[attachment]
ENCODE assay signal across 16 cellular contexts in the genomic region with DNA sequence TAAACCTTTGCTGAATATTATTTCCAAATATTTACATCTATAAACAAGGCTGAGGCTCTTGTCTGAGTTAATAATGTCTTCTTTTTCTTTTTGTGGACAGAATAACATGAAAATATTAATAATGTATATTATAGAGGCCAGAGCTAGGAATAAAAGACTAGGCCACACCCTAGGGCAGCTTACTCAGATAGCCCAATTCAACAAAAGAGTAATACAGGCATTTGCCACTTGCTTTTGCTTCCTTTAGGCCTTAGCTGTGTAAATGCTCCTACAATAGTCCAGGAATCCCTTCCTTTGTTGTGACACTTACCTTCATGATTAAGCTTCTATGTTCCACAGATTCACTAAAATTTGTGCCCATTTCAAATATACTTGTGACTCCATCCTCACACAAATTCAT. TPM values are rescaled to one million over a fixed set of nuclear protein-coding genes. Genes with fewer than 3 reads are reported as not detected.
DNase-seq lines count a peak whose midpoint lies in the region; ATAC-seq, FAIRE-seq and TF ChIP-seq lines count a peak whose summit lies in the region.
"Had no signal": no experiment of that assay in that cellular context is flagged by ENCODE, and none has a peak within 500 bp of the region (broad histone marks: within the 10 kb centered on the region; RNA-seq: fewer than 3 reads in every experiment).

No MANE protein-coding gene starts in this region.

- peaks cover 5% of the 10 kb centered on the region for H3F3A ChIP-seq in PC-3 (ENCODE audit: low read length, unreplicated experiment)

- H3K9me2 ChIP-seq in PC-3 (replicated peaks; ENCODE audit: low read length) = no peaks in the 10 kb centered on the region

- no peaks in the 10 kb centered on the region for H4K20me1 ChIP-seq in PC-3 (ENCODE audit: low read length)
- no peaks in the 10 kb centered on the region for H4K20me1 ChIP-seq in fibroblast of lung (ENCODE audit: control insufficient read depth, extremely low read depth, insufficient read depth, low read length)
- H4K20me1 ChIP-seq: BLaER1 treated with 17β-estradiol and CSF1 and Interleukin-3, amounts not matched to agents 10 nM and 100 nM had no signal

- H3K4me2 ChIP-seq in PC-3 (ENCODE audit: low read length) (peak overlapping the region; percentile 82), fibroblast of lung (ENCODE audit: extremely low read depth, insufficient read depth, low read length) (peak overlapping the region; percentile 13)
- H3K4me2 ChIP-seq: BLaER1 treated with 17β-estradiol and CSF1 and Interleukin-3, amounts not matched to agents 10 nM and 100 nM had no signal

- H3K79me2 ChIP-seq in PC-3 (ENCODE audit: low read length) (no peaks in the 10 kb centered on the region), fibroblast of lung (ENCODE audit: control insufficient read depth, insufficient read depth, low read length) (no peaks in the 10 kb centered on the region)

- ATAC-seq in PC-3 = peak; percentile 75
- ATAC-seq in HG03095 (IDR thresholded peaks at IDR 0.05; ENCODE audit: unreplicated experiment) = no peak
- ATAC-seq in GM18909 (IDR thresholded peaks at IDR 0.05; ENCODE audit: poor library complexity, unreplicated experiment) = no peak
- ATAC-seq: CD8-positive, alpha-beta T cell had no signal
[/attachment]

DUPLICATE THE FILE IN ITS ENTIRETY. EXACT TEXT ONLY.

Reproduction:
ENCODE assay signal across 16 cellular contexts in the genomic region with DNA sequence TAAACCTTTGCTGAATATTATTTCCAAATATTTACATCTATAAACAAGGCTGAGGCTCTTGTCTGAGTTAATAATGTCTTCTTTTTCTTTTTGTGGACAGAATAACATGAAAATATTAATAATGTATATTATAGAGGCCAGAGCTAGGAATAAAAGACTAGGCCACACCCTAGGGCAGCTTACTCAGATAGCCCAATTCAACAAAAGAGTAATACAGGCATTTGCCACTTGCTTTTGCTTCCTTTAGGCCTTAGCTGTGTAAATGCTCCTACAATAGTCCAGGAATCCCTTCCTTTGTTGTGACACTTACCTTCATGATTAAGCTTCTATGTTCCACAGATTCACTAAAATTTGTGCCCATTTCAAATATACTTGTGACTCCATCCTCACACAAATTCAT. TPM values are rescaled to one million over a fixed set of nuclear protein-coding genes. Genes with fewer than 3 reads are reported as not detected.
DNase-seq lines count a peak whose midpoint lies in the region; ATAC-seq, FAIRE-seq and TF ChIP-seq lines count a peak whose summit lies in the region.
"Had no signal": no experiment of that assay in that cellular context is flagged by ENCODE, and none has a peak within 500 bp of the region (broad histone marks: within the 10 kb centered on the region; RNA-seq: fewer than 3 reads in every experiment).

No MANE protein-coding gene starts in this region.

- peaks cover 5% of the 10 kb centered on the region for H3F3A ChIP-seq in PC-3 (ENCODE audit: low read length, unreplicated experiment)

- H3K9me2 ChIP-seq in PC-3 (replicated peaks; ENCODE audit: low read length) = no peaks in the 10 kb centered on the region

- no peaks in the 10 kb centered on the region for H4K20me1 ChIP-seq in PC-3 (ENCODE audit: low read length)
- no peaks in the 10 kb centered on the region for H4K20me1 ChIP-seq in fibroblast of lung (ENCODE audit: control insufficient read depth, extremely low read depth, insufficient read depth, low read length)
- H4K20me1 ChIP-seq: BLaER1 treated with 17β-estradiol and CSF1 and Interleukin-3, amounts not matched to agents 10 nM and 100 nM had no signal

- H3K4me2 ChIP-seq in PC-3 (ENCODE audit: low read length) (peak overlapping the region; percentile 82), fibroblast of lung (ENCODE audit: extremely low read depth, insufficient read depth, low read length) (peak overlapping the region; percentile 13)
- H3K4me2 ChIP-seq: BLaER1 treated with 17β-estradiol and CSF1 and Interleukin-3, amounts not matched to agents 10 nM and 100 nM had no signal

- H3K79me2 ChIP-seq in PC-3 (ENCODE audit: low read length) (no peaks in the 10 kb centered on the region), fibroblast of lung (ENCODE audit: control insufficient read depth, insufficient read depth, low read length) (no peaks in the 10 kb centered on the region)

- ATAC-seq in PC-3 = peak; percentile 75
- ATAC-seq in HG03095 (IDR thresholded peaks at IDR 0.05; ENCODE audit: unreplicated experiment) = no peak
- ATAC-seq in GM18909 (IDR thresholded peaks at IDR 0.05; ENCODE audit: poor library complexity, unreplicated experiment) = no peak
- ATAC-seq: CD8-positive, alpha-beta T cell had no signal